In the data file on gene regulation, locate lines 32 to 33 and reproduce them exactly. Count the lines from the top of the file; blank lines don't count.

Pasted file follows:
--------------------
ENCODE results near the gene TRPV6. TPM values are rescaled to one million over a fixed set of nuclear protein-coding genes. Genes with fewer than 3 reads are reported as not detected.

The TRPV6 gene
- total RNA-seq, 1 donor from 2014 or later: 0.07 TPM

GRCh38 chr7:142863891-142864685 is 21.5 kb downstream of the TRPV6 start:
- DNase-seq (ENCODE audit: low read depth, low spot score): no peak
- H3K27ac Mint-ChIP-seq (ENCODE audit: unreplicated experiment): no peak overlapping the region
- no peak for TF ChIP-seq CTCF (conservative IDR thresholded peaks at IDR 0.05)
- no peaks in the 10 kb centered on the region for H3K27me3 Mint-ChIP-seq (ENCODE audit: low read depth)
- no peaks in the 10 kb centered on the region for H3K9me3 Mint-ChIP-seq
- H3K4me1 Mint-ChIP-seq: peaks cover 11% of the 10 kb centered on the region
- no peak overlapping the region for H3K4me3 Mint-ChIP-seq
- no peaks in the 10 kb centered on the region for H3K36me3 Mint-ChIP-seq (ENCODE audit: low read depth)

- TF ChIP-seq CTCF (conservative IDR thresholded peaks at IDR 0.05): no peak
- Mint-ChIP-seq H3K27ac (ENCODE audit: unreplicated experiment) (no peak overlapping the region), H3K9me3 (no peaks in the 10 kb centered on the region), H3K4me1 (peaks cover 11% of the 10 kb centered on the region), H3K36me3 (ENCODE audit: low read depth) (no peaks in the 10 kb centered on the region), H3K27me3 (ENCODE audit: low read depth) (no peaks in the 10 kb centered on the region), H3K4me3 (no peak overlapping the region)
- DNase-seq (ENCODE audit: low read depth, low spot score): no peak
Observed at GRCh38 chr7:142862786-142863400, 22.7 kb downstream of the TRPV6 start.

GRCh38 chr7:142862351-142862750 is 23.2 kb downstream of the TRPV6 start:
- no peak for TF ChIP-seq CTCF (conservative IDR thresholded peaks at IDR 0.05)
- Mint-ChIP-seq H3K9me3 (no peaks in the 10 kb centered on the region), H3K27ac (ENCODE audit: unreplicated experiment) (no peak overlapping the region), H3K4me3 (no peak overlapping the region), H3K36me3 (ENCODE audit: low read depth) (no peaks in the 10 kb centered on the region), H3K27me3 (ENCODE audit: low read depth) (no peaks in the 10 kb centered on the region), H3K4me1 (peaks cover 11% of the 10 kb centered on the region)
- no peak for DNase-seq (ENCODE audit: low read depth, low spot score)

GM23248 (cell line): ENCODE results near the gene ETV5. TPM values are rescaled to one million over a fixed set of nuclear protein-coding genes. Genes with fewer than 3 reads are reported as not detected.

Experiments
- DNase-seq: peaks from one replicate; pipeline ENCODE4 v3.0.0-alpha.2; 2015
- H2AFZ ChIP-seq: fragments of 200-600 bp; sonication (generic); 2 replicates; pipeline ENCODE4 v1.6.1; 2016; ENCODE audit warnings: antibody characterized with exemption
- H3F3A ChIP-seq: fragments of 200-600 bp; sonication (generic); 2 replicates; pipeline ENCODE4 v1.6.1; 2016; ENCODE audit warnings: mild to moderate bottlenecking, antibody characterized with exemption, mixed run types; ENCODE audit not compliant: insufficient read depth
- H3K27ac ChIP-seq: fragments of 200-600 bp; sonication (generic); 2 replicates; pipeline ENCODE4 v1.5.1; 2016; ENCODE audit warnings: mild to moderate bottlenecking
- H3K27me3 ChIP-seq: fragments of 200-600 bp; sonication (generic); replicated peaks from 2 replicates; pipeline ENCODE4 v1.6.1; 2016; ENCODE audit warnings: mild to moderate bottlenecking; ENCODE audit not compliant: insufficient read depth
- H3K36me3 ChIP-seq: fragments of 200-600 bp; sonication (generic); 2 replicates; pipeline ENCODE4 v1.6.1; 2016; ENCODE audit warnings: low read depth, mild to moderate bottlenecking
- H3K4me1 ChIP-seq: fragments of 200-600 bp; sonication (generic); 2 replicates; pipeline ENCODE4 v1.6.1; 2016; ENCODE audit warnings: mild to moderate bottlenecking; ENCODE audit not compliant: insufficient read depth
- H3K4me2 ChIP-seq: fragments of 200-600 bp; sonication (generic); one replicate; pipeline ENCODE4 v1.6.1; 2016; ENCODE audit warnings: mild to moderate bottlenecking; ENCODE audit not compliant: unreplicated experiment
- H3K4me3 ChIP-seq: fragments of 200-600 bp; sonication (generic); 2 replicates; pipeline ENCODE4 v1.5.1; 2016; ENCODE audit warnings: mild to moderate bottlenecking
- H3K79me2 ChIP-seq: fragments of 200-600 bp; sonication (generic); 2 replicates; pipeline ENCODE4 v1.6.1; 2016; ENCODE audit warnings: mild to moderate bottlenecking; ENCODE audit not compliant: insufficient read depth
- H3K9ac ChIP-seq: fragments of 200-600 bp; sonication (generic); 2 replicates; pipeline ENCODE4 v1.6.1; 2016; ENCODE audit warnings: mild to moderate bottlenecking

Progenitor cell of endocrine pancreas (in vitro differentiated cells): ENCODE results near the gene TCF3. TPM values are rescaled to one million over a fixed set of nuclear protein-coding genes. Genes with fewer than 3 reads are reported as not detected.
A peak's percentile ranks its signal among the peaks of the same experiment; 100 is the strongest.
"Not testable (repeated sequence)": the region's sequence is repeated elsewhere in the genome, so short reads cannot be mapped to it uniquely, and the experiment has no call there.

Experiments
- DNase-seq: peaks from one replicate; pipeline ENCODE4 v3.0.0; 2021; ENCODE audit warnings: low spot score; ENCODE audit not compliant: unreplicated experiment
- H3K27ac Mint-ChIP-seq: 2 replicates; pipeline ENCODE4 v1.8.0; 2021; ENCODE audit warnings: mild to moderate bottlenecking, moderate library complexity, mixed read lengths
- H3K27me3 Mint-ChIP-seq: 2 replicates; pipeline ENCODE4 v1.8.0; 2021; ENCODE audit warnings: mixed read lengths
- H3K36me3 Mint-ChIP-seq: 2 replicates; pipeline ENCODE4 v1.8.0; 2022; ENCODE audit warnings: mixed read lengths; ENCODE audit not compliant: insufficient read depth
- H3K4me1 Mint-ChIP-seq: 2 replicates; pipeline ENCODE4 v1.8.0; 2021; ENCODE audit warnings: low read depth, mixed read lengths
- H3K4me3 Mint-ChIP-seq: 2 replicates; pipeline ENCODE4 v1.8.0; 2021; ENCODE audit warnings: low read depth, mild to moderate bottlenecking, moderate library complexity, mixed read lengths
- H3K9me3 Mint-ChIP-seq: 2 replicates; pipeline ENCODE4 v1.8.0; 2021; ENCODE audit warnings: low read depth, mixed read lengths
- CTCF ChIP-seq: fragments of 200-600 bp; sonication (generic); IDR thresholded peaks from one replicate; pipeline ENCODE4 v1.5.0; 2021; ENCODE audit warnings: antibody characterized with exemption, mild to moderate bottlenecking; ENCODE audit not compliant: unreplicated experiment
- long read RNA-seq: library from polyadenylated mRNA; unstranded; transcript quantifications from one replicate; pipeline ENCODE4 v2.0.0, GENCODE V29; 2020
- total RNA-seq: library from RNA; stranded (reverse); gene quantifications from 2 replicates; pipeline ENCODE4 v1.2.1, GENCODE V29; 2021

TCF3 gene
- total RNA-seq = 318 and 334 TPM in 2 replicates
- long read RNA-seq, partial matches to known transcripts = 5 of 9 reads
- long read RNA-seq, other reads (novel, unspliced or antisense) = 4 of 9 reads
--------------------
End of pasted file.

- H3K79me2 ChIP-seq: fragments of 200-600 bp; sonication (generic); 2 replicates; pipeline ENCODE4 v1.6.1; 2016; ENCODE audit warnings: mild to moderate bottlenecking; ENCODE audit not compliant: insufficient read depth
- H3K9ac ChIP-seq: fragments of 200-600 bp; sonication (generic); 2 replicates; pipeline ENCODE4 v1.6.1; 2016; ENCODE audit warnings: mild to moderate bottlenecking